The photographs, as they always do, tell a story.
Jawan Jamison keeps a series of them in frames lined up neatly on his kitchen counter. There's a wallet-sized self-shot of his sister, Courtney, taken in a mirror. His 3-year-old daughter, Raven, strikes a playful pose in another. Those on the ends are of his father, James – one positioned in a handmade black frame, the other a collage resting under a piece of broken glass.
Missing from the collection is a photo of Jamison's mother, Shanda Barnes-Davis, and he insists it's by happenstance. He hasn't been given one.
Barnes-Davis plans to rectify that. No timeframe of Jamison's life is complete without his mom. The bond between mother and son is strong and deep. A single parent for much of her life, Barnes-Davis raised her three children – James Jr., Jawan and Courtney – to be strong and independent.
Jamison has found it won't been easy, especially after his father's sudden death three years ago and Barnes-Davis' battle with breast cancer last summer.
"I was driven by wanting to tell my mom she doesn't have to work anymore one day because of all the stuff she's done for us," said Jamison, a rookie running back for the Washington Redskins. "That drove me."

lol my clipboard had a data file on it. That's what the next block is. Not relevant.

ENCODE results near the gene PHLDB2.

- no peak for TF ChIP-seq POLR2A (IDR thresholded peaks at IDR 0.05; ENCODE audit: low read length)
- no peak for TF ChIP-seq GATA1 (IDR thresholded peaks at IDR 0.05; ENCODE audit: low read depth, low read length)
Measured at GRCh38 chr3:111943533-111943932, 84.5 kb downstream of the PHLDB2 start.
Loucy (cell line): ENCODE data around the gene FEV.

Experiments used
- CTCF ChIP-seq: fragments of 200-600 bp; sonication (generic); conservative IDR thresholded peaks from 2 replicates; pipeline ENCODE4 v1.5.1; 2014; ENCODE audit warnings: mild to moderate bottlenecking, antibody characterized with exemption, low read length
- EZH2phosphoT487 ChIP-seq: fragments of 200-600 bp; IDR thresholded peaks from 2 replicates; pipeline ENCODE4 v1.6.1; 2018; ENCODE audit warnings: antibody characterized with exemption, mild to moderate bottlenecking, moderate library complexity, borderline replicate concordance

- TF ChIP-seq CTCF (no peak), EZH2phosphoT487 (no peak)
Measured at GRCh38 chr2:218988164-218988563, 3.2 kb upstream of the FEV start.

His mom's health "drives me even more."
Raised to respect
Each morning, before her children headed off to school, Barnes-Davis made sure they looked their best. Starke is a community of no more than 6,000 residents in northeast Florida, and they knew their actions, and appearance, reflected back on their mother.
Those values were handed down by her mother, Grace Barnes, who worked two jobs to raise four daughters. Grace Barnes learned from her own mother, Dora Carter, a widow who had to raise a family on her own.
Money wasn't easy to come by; Barnes-Davis, a hairstylist, occasionally held two jobs herself and earned an associate's degree in nursing. Hard work and respect were important, and Jamison learned about both at a young age.
"He wasn't allowed to come out and play basketball until he had his room cleaned or his homework was done," said Cory Elasik, a childhood friend of Jamison's whose father, Rich, was their first Pop Warner football coach. "I can remember times where she would call him, or call me, and say, 'Send Jawan home. He didn't clean his room or do his homework.' She made sure he was always respectful – yes ma'am, no ma'am."
Barnes-Davis shuttled her children between games and practices and tried to stay mindful of their schoolwork. When Jawan and Courtney reached high school, she enrolled them in the prestigious Bolles School in nearby Jacksonville, a college preparatory boarding school with strong athletic programs.